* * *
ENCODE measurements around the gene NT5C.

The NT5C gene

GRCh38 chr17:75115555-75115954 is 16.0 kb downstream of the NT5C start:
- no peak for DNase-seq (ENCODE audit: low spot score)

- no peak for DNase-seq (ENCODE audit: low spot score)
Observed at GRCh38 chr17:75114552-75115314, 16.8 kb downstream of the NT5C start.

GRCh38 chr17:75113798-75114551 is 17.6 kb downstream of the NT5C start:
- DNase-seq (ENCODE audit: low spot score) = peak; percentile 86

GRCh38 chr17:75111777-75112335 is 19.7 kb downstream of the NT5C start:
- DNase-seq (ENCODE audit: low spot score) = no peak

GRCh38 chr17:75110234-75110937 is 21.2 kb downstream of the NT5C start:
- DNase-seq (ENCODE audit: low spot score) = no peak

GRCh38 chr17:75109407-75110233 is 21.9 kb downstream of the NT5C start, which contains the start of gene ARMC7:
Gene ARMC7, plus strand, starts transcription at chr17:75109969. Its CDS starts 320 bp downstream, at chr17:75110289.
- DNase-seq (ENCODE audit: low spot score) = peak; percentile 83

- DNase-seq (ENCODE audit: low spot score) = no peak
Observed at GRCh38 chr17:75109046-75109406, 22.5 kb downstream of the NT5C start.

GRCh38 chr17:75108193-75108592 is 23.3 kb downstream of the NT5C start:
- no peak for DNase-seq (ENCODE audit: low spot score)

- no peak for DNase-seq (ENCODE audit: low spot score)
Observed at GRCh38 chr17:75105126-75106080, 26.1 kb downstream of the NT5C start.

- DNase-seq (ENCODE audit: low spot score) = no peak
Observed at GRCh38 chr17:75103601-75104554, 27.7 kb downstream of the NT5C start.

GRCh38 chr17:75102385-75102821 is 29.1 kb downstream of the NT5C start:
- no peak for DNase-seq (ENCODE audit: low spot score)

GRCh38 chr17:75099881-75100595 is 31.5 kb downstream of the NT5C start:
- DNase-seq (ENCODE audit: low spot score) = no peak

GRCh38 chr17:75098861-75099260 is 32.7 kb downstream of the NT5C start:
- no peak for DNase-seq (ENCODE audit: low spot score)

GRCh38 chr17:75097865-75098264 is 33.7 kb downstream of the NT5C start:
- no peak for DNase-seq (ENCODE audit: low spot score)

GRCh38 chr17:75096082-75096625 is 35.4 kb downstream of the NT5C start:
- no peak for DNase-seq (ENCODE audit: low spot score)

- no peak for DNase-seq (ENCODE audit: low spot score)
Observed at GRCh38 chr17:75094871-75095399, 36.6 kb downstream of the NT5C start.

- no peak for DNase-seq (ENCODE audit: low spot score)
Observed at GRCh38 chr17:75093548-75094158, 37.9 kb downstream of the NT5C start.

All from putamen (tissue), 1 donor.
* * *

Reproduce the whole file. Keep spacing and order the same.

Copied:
ENCODE measurements around the gene NT5C.

The NT5C gene

GRCh38 chr17:75115555-75115954 is 16.0 kb downstream of the NT5C start:
- no peak for DNase-seq (ENCODE audit: low spot score)

- no peak for DNase-seq (ENCODE audit: low spot score)
Observed at GRCh38 chr17:75114552-75115314, 16.8 kb downstream of the NT5C start.

GRCh38 chr17:75113798-75114551 is 17.6 kb downstream of the NT5C start:
- DNase-seq (ENCODE audit: low spot score) = peak; percentile 86

GRCh38 chr17:75111777-75112335 is 19.7 kb downstream of the NT5C start:
- DNase-seq (ENCODE audit: low spot score) = no peak

GRCh38 chr17:75110234-75110937 is 21.2 kb downstream of the NT5C start:
- DNase-seq (ENCODE audit: low spot score) = no peak

GRCh38 chr17:75109407-75110233 is 21.9 kb downstream of the NT5C start, which contains the start of gene ARMC7:
Gene ARMC7, plus strand, starts transcription at chr17:75109969. Its CDS starts 320 bp downstream, at chr17:75110289.
- DNase-seq (ENCODE audit: low spot score) = peak; percentile 83

- DNase-seq (ENCODE audit: low spot score) = no peak
Observed at GRCh38 chr17:75109046-75109406, 22.5 kb downstream of the NT5C start.

GRCh38 chr17:75108193-75108592 is 23.3 kb downstream of the NT5C start:
- no peak for DNase-seq (ENCODE audit: low spot score)

- no peak for DNase-seq (ENCODE audit: low spot score)
Observed at GRCh38 chr17:75105126-75106080, 26.1 kb downstream of the NT5C start.

- DNase-seq (ENCODE audit: low spot score) = no peak
Observed at GRCh38 chr17:75103601-75104554, 27.7 kb downstream of the NT5C start.

GRCh38 chr17:75102385-75102821 is 29.1 kb downstream of the NT5C start:
- no peak for DNase-seq (ENCODE audit: low spot score)

GRCh38 chr17:75099881-75100595 is 31.5 kb downstream of the NT5C start:
- DNase-seq (ENCODE audit: low spot score) = no peak

GRCh38 chr17:75098861-75099260 is 32.7 kb downstream of the NT5C start:
- no peak for DNase-seq (ENCODE audit: low spot score)

GRCh38 chr17:75097865-75098264 is 33.7 kb downstream of the NT5C start:
- no peak for DNase-seq (ENCODE audit: low spot score)

GRCh38 chr17:75096082-75096625 is 35.4 kb downstream of the NT5C start:
- no peak for DNase-seq (ENCODE audit: low spot score)

- no peak for DNase-seq (ENCODE audit: low spot score)
Observed at GRCh38 chr17:75094871-75095399, 36.6 kb downstream of the NT5C start.

- no peak for DNase-seq (ENCODE audit: low spot score)
Observed at GRCh38 chr17:75093548-75094158, 37.9 kb downstream of the NT5C start.

All from putamen (tissue), 1 donor.